Working with structured data

In this column we look at writing data to files in a structured format and how to read it back in that format.

Python vs. PHP: Choosing your next project's language

Writing To Files

To read files, we have focused on the fgets() function. This function relies on a file descriptor in order to know from which file to read, and which line of a file to read. Likewise, we will use the appropriately named fputs() function to write to a file. The following example shows how easy it is to use fputs().

$s = "The time is ".date('D M d H:i:s T Y')."\n";
$fp = fopen("./","a");
$i = fputs($fp,"--\n".$s);
fputs($fp,"Wrote $i bytes to file\n");
echo "Wrote $i bytes to file\n";

View this script from your PHP-enabled Web server (see the cover CD for information on setting up a PHP-enabled Web server if you do not have one). This script writes three lines of data to a file: a separator, the time and the number of bytes written to the file on the second line (collectively, an 'item'). It also outputs this final line to the Web user.

Notice that the script opens in mode 'a' - that is, opened for writing only, created if it does not exist with a file pointer placed after the last line of the file. This means that when fputs.php is viewed a second time, the latest time will be appended to the end of A useful exercise would be to change this script to place the most recent write to at the beginning of the file.

You may also have noticed that the file pointer is closed with the fclose() function. It is important that this takes place when writing to a file opened with fopen(), since if the file pointer is not closed all data written to the file will be lost.

Reading Structured Data

In order to read back the data from one item at a time, we will need to approach the reading of the file differently than last month. This requires the construction of an algorithm that locates the first line of an item by the "--\n" separator and assumes that the next two lines are the time and bytes written strings (more sophisticated algorithms in later months will not make such assumptions). This kind of algorithm is called a parser (pronounced 'par-zer').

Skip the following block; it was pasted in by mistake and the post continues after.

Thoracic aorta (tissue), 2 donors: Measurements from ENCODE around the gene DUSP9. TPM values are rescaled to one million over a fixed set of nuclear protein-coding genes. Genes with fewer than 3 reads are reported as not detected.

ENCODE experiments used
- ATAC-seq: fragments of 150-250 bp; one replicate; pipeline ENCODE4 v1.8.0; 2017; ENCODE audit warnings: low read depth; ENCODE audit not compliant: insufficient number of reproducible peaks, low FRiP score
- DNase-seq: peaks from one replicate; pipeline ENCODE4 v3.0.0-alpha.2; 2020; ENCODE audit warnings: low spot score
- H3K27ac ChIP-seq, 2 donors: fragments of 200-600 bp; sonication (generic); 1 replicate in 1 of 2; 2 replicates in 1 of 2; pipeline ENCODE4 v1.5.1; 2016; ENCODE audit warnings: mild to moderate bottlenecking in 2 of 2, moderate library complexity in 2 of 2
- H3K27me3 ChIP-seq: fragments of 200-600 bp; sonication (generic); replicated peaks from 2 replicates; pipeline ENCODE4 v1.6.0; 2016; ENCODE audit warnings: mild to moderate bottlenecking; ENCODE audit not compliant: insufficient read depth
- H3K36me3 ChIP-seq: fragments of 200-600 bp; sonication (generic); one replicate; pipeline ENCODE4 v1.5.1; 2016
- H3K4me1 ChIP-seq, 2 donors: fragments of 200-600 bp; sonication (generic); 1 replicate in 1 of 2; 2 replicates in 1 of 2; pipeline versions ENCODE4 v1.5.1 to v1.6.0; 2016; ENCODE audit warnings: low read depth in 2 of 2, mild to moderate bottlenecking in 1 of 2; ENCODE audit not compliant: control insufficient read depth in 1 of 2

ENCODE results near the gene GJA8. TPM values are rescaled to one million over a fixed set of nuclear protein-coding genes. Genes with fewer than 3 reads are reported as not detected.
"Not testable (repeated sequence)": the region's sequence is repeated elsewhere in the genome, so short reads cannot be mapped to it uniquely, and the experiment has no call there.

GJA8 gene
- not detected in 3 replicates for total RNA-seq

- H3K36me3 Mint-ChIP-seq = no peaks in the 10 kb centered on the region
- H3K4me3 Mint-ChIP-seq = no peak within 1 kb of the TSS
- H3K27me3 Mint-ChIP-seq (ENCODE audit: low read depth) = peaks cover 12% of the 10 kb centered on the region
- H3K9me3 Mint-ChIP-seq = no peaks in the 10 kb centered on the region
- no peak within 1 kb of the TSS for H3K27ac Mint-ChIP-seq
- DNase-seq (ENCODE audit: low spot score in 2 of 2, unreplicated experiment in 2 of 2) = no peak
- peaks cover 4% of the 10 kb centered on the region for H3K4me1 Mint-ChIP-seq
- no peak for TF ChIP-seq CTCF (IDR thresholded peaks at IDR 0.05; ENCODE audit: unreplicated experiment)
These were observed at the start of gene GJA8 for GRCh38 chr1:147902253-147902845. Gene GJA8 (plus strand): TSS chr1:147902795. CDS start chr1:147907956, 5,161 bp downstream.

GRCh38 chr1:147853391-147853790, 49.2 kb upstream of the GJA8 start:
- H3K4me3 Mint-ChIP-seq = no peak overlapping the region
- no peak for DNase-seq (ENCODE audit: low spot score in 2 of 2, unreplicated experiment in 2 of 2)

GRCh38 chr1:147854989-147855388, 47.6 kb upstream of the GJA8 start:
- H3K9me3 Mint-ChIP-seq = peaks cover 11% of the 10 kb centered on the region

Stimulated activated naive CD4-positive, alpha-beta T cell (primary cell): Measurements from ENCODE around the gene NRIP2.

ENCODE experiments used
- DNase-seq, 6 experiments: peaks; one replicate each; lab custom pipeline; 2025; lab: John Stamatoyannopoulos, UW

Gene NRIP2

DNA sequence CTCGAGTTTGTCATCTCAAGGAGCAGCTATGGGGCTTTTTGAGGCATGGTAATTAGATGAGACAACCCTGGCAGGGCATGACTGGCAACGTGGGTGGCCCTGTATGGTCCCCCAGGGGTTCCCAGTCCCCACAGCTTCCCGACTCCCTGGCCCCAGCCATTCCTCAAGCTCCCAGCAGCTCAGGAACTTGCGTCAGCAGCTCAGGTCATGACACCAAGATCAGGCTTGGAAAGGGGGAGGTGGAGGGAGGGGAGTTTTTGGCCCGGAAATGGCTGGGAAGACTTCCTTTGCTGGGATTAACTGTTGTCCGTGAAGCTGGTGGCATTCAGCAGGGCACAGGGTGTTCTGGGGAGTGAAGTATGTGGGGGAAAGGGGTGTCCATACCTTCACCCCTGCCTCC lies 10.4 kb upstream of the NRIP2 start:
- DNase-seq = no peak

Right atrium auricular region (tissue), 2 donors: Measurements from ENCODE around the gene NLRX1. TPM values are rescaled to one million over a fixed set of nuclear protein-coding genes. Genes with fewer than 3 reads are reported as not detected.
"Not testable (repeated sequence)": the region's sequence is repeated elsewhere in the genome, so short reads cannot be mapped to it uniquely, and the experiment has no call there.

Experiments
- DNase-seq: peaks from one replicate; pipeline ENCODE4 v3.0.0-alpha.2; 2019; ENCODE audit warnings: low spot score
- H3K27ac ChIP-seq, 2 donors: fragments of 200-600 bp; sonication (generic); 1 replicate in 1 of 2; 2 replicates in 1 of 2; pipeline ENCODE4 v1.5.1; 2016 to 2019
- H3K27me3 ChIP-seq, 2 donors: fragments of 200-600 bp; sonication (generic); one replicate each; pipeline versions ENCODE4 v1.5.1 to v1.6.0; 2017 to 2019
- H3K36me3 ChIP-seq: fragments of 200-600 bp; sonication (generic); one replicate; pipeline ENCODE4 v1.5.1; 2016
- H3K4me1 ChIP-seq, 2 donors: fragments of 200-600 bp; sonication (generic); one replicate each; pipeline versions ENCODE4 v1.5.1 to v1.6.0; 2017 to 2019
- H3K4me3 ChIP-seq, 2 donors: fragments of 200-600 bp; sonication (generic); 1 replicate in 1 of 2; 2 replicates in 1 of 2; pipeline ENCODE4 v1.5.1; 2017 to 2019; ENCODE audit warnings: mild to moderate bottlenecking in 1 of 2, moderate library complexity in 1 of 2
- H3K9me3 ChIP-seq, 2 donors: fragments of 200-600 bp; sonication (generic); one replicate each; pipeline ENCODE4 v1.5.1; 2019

$fp = fopen("./","r");
while(($s = fgets($fp,1024)) && !feof($fp)) {
if($s[0] == '-' && $s[1] == '-') {
if(($time = fgets($fp,1024)) && ($bytes = fgets($fp,1024))) {
echo "<TR>\n<TD>\n$time</TD>\n\n";
echo "<TD>\n$bytes</TD>\n</TR>\n";
} else {
echo "<TR><TD>Data file corrupted!\n</TD></TR>";
} else {
echo "<TR><TD>Data file corrupted!\n</TD></TR>";

Save this as parser1.php in the same directory as the file and request it from your Web server. All the items you have created with fputs.php are returned in an HTML table, which reflects the structure of our data.

parser1.php introduces a few new features of PHP as well as the concept of parsing. To look at this step by step: first, the script opens file for reading and places the file pointer at the beginning of the file. It then enters into a loop reading one line at a time. The conditions for the loop continuing are a) that the call to fgets() returns a true result (that is, it reads from and b) the current file pointer is not at the end of the file.

These two conditions are conjoined by a 'logical AND' - &&. That is, only when both conditions are true is the loop executed (a logical OR, denoted by ||, would have allowed either value to be true for the loop to be executed). See for more information.

Next the script checks if the first and second characters returned by fgets() are dashes ("-"), thereby matching the item separator. The script achieves this by comparing the first byte of the string s ($s[0]) to dash and the second byte ($s[1]) to dash. If both match dash, the script continues to parse the item; otherwise, it assumes the data is corrupted and tells the Web reader this.

If the script has found an item, it reads the time line and the bytes written line. Like before, it only continues if both results are true. The script then outputs the time and bytes written lines intermixed with HTML tags.

Notice how simple it is to embed HTML into your scripts in this way. If you cannot work out how parser1.php is constructing the HTML table, have a look at the HTML source in your Web browser - you will notice that the loop constructs all the table cells.

The final point of interest in parser1.php is the number of bytes it reads from each line. Why 1024? The simple answer is that we do not want to assume that all lines will be short. This assumption would cause chaotic results if the files became corrupted, effectively breaking the data corruption detection.

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Gavin Sherry

PC World
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